In March, Netflix released the first season of Unbreakable Kimmy Schmidt, an original series created by Tina Fey and Robert Carlock. I would probably watch anything involving Tina Fey and actress Ellie Kemper (who plays Kimmy Schmidt), so I settled in without knowing much about the plot of the series.
The show starts with the discovery of Kimmy and three other women who were held captive in an underground bunker by Reverend Richard Wayne Gary Wayne. Kimmy was taken by the reverend 15 years ago, when she was in the 8th grade. After the “Indiana Mole Women” are interviewed on a morning talk show, Kimmy decides that she will stay in New York City instead of returning to Indiana. From there, she works to start a new life by finding a roommate, getting a job, going to school, and even dating. She also keeps her story a secret from almost everyone around her.
As someone who has worked with many survivors of trauma, it caught my attention that this show has the ambitious task of sprouting a 30-minute sitcom out of such a traumatic event. With trauma impacting so much of the viewing audience, there needed to be a balance of quick-witted jokes while not ignoring or mocking Kimmy’s traumatic origin story. The show could not ignore that her past is part of Kimmy’s story, but making her past the only part of her story, or having her breeze by any obstacles from her past, would not be true to Kimmy’s character, or to others who have survived traumatic experiences.
I think that there are ways in which this series does very well at illustrating the impact of trauma on survivors, as well as their resiliency and ability to recover. In the first part of this three-part blog post, we will look at how Unbreakable Kimmy Schmidt represents the symptoms a survivor may experience following trauma.
Symptoms of Hypervigilance and Intrusive Thoughts
Early episodes blend in symptoms of trauma that could be found in the pages of the Diagnostic and Statistical Manual of Mental Disorders (DSM-5). For example, Kimmy has recurring nightmares about her experiences as a captive, she gets triggered for unknown reasons by Velcro, and she has an exaggerated startle response. These scenes remind the audience of the ways that the traumatic experience can intrude into a survivor’s present and cause the survivor’s nervous system to be on overdrive, always alert for the next danger.
Avoidance of Reminders of the Trauma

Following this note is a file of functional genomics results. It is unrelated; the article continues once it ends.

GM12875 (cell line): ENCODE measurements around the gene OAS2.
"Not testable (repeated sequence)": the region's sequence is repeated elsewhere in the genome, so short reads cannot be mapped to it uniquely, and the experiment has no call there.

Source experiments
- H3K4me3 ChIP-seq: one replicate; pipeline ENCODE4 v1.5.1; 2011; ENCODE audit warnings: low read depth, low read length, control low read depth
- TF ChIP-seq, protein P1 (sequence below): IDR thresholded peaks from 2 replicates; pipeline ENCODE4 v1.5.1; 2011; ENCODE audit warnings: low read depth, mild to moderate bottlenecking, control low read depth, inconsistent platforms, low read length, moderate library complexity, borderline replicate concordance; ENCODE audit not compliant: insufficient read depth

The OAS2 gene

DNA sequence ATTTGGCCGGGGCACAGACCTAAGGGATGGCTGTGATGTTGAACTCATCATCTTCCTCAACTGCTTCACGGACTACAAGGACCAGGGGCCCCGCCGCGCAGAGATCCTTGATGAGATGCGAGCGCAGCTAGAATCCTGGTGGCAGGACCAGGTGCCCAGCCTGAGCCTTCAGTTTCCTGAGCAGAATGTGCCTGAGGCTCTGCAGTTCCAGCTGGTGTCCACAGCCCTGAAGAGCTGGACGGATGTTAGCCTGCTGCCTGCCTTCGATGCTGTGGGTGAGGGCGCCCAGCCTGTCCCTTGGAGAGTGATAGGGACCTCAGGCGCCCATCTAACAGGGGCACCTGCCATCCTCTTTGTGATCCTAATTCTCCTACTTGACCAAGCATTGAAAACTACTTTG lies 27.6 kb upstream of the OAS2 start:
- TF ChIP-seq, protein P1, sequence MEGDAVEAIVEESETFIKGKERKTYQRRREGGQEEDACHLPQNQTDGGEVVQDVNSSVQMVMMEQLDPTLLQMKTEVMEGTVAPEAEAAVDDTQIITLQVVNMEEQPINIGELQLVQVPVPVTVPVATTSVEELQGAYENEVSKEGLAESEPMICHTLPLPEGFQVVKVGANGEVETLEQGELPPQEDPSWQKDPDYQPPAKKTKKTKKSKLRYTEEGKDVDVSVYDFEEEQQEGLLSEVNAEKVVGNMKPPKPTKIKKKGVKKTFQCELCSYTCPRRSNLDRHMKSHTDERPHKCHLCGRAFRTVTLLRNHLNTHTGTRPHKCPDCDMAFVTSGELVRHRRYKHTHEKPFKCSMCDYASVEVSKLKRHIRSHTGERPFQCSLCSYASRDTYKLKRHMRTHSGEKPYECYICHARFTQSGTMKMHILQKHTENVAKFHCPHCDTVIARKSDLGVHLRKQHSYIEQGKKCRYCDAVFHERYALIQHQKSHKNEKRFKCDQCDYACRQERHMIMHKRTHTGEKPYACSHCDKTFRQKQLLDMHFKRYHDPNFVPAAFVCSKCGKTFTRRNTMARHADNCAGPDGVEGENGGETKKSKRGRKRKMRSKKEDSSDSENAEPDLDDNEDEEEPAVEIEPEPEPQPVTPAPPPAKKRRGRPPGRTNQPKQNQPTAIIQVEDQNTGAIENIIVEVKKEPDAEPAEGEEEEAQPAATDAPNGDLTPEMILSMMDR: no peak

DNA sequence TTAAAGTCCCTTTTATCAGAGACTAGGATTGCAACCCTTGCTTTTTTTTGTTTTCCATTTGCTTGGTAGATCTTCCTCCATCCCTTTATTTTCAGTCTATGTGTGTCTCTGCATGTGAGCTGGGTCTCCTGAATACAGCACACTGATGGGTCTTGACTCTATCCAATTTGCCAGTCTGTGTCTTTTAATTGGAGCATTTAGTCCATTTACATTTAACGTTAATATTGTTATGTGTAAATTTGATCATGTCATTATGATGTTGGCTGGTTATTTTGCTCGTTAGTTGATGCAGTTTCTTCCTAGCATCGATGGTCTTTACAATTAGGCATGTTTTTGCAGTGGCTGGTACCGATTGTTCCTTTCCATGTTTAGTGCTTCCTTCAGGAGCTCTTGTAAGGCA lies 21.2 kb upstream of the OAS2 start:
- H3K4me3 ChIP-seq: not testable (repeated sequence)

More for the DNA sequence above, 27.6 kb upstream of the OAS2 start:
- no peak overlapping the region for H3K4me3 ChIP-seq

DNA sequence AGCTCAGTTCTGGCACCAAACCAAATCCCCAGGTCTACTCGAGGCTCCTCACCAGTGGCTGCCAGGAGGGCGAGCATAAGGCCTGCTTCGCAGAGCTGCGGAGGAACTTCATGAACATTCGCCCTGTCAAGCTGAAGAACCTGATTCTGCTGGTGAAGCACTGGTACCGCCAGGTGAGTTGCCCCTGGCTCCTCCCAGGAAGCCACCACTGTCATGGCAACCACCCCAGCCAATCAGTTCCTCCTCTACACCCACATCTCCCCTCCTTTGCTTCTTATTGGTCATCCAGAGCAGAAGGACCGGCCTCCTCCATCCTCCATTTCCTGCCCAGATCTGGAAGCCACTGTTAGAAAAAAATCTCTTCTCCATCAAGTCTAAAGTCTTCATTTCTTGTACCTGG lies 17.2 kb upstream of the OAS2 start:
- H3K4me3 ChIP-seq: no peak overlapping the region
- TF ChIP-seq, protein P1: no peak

Kimmy also makes several attempts throughout the season to avoid scenarios that remind her of her past. For example, Kimmy lives out the common experience of wanting to avoid memories of her past (not to mention an unjust legal proceeding) when she initially refuses to return to Indiana for the trial of her captor. Instead, she isolates herself and takes up a cult-like spin cycle class that idolizes its leader Tristafé, who is played by Nick Kroll. Initially, Kimmy is able to block out the negative news about the trial, and the pleas of her fellow captive to come testify, by cycling up to eight hours a day and looking exclusively inward. Kimmy states, “The only thing I have to do is follow my bliss, and Indiana is nowhere near my mind beach.” When Kimmy realizes that she is living in a re-creation of her trauma by following another inauthentic male authority figure, she is no longer able to follow her bliss and makes the choice to go to the trial. While it is natural for any survivor to want to avoid danger that they experienced in the past, the show repeatedly has Kimmy facing elements of her past in order to move forward.
A Sense of Feeling Different
Many of my clients have expressed that they feel “different” or out of sync with the world following their trauma. In Kimmy’s case, she has literally lost 15 years of her life, so smart phones are confusing to her and she misuses pop culture expressions such as “hashbrown no filter” instead of “#nofilter.” Beyond these direct ways in which Kimmy is impacted by her trauma, she also comes across as different or strange to others, particularly her nemesis Xanthippe Voorhees, played by Dylan Gelula, or to some of the men she attempts to date. Kimmy is aware and self-conscious of some of her weirdness and often works to hide it from others.
In addition, the show weaves in examples of how Kimmy’s very uncommon experience has taught her not to be caught up in fear. She tells her roommate Titus Andromedon, played by Tituss Burgess, that “the worst thing that’s ever happened to me happened in my own front yard”; therefore, staying in New York City and starting over is not something from which she needs to be protected. In another scene with Titus, Kimmy is laughing at people dressed as monsters in a theme restaurant where Titus works. She marvels at the type of things that scare people who have never been kidnapped and experienced the types of traumatic events that she has. In these instances, Kimmy demonstrates how survivors may be able to put risks into perspective.
While there are plenty of examples of Kimmy’s symptoms of trauma, the show also illustrates how Kimmy is moving forward in her life and the ways in which she has faced her trauma with growth. In parts two and three, I will outline some ways in which the series depicts resiliency and recovery.